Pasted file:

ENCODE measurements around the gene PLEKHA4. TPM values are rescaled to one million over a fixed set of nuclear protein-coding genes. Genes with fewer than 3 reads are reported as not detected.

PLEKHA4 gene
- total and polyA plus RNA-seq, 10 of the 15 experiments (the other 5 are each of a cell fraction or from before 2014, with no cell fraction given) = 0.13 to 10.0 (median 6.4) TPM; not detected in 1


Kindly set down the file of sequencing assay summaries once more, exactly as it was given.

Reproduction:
ENCODE measurements around the gene PLEKHA4. TPM values are rescaled to one million over a fixed set of nuclear protein-coding genes. Genes with fewer than 3 reads are reported as not detected.

PLEKHA4 gene
- total and polyA plus RNA-seq, 10 of the 15 experiments (the other 5 are each of a cell fraction or from before 2014, with no cell fraction given) = 0.13 to 10.0 (median 6.4) TPM; not detected in 1